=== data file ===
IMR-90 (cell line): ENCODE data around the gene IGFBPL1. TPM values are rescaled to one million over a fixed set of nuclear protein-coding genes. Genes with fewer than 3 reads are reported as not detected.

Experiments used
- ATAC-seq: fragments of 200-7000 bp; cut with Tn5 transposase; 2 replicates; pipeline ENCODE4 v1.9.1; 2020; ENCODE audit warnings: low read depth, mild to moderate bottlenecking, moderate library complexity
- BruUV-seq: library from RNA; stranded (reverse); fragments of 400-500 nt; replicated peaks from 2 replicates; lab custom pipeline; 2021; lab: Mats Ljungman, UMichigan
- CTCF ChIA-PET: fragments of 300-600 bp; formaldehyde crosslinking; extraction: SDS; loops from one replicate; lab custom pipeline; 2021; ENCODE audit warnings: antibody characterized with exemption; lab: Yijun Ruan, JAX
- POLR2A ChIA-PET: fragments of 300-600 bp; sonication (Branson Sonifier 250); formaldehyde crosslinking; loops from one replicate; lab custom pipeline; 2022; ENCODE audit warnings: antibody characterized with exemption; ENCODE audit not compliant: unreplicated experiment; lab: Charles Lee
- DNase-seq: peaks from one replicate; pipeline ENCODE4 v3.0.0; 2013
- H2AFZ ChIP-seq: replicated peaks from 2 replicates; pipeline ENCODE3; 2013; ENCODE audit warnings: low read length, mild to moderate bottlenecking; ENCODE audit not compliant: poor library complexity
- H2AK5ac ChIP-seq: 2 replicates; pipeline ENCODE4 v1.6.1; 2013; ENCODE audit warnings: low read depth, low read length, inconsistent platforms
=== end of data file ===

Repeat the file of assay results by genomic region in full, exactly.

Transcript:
IMR-90 (cell line): ENCODE data around the gene IGFBPL1. TPM values are rescaled to one million over a fixed set of nuclear protein-coding genes. Genes with fewer than 3 reads are reported as not detected.

Experiments used
- ATAC-seq: fragments of 200-7000 bp; cut with Tn5 transposase; 2 replicates; pipeline ENCODE4 v1.9.1; 2020; ENCODE audit warnings: low read depth, mild to moderate bottlenecking, moderate library complexity
- BruUV-seq: library from RNA; stranded (reverse); fragments of 400-500 nt; replicated peaks from 2 replicates; lab custom pipeline; 2021; lab: Mats Ljungman, UMichigan
- CTCF ChIA-PET: fragments of 300-600 bp; formaldehyde crosslinking; extraction: SDS; loops from one replicate; lab custom pipeline; 2021; ENCODE audit warnings: antibody characterized with exemption; lab: Yijun Ruan, JAX
- POLR2A ChIA-PET: fragments of 300-600 bp; sonication (Branson Sonifier 250); formaldehyde crosslinking; loops from one replicate; lab custom pipeline; 2022; ENCODE audit warnings: antibody characterized with exemption; ENCODE audit not compliant: unreplicated experiment; lab: Charles Lee
- DNase-seq: peaks from one replicate; pipeline ENCODE4 v3.0.0; 2013
- H2AFZ ChIP-seq: replicated peaks from 2 replicates; pipeline ENCODE3; 2013; ENCODE audit warnings: low read length, mild to moderate bottlenecking; ENCODE audit not compliant: poor library complexity
- H2AK5ac ChIP-seq: 2 replicates; pipeline ENCODE4 v1.6.1; 2013; ENCODE audit warnings: low read depth, low read length, inconsistent platforms